Finding income a challenge for L.A. dancers

By Aja Hood

Dancers and dance studios in Los Angeles find multiple income streams to pay the bills.

L.A. is a place where there is great demand for dancers in music videos, commercials and movies. This invites fierce competition. Natasha Vogt of International Dance Academy in Los Angeles said that making her studio unique and using different sources of income helps keep the business running.

“We have two sides to the company, one that’s commercial with open classes,” Vogt said. “Then we also have the three-month certificate program. It’s academic. It has midterm and final exams.”

IDA also stands out from the competition being one of the only dance studios located on Hollywood Boulevard in the center of L.A. This location alone has made it the ideal studio rental space for popular dance shows such as “Dancing with the Stars” and “So You Think You Can Dance.”

“We do studio rentals. That’s been a big money-maker for us,” Vogt said. “Because of our location I would say we’ve gotten more television shows claiming IDA as the home of their TV show than probably any other studio.”

IDA has been the home of every single season of “America’s Best Dance Crew,” multiple seasons of “So You Think You Can Dance,” “Dancing with the Stars” and a variety of reality shows.

The competition among dancers also forces those seeking work to find other forms of income while waiting for their big break. Dancer Tricia Fierro has been a character dancer for Disneyland theme park and is currently a dancer for Universal Studios.

“If you don’t have a back-up job, it’s going to be a very big struggle,” she said.

In addition to working as a character dancer for Universal Studios, Fierro works at a juice bar and as a house manager for a theater in Orange County. The United States department of labor estimated the average hourly wage for a dancer to be $11.82, as of May 2011. Dancers often obtain certifications and teach dance classes as a way to supplement their income. Fierro is working on a dance certification with IDA.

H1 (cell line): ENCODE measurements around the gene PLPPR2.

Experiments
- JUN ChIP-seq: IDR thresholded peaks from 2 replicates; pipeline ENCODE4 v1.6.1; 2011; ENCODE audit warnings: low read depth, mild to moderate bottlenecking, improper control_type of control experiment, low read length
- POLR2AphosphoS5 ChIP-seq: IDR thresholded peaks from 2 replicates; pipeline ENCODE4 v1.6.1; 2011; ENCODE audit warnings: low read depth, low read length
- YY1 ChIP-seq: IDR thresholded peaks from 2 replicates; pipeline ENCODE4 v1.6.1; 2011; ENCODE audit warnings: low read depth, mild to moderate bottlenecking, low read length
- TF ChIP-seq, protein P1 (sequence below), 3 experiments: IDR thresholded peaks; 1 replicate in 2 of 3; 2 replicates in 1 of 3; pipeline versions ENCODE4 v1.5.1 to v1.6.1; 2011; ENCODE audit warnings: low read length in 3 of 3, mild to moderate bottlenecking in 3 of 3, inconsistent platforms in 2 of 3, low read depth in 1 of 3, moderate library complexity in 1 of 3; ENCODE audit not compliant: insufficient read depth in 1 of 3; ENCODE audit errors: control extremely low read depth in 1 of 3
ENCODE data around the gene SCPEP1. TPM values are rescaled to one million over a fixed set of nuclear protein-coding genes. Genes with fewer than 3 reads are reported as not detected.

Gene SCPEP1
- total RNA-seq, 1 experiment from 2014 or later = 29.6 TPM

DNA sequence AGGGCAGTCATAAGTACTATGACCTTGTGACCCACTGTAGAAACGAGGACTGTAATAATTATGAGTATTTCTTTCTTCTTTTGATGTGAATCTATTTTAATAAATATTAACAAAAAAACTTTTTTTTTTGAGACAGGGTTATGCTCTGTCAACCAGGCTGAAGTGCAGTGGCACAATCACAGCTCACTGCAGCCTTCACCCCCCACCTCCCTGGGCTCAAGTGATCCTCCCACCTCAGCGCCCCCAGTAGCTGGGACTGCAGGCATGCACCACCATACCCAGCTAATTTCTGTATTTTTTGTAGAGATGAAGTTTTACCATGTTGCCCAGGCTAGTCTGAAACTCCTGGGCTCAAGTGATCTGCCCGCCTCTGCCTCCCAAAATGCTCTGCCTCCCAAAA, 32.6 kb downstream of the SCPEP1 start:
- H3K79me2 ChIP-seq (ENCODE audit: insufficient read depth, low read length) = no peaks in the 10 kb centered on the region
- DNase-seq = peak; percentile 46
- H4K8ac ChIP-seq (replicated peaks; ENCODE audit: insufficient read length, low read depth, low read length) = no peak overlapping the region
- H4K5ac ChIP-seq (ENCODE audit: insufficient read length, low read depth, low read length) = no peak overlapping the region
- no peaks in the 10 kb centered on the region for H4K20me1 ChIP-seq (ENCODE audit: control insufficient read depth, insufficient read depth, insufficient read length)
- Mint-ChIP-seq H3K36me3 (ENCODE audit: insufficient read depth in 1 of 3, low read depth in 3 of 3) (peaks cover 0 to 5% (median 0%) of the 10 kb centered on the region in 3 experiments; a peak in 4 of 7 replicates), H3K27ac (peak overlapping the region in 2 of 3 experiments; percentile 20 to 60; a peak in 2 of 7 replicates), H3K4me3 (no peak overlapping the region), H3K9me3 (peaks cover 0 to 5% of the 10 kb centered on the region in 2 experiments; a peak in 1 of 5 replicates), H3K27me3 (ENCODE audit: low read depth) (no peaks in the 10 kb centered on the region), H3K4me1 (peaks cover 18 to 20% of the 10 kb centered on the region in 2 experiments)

“Until you’re really noticed and you have that one big name on your resume, it’s hard to break through,” said Fierro. “I’m still working on that.”

According to the Small Business Administration, more than 50 percent of small businesses fail in the first five years. Dance studios are not exempt from the trend. Offering a variety of options for students and creating a welcoming atmosphere has helped IDA make the cut.

“Our first two years our classes had maybe four or five people in them. Then fast forward to today where we have classes with 50 students on a weekly basis,” Vogt said.

One thing that draws students is the skill and popularity of the teachers. IDA boasts faculty such as Dejan Tubic, who has traveled around the world through dance and has choreographed for big names such as Soulja Boy. IDA pays their instructors by attendance instead of an hourly rate, which encourages instructors to provide a great class and advertise to boost numbers.

While hip-hop has ruled the dance scene for quite some time in the heart of the U.S. entertainment scene, Vogt said contemporary dance is gaining steam. Series like “So You Think You Can Dance” have showcased the beauty and grace of contemporary dance. This increased its popularity and the demand for both instructors and dancers in Los Angeles, she said.

This sets L.A. apart from the dance needs in New York, where technical training and ballet are in greatest demand for Broadway musicals and local theaters.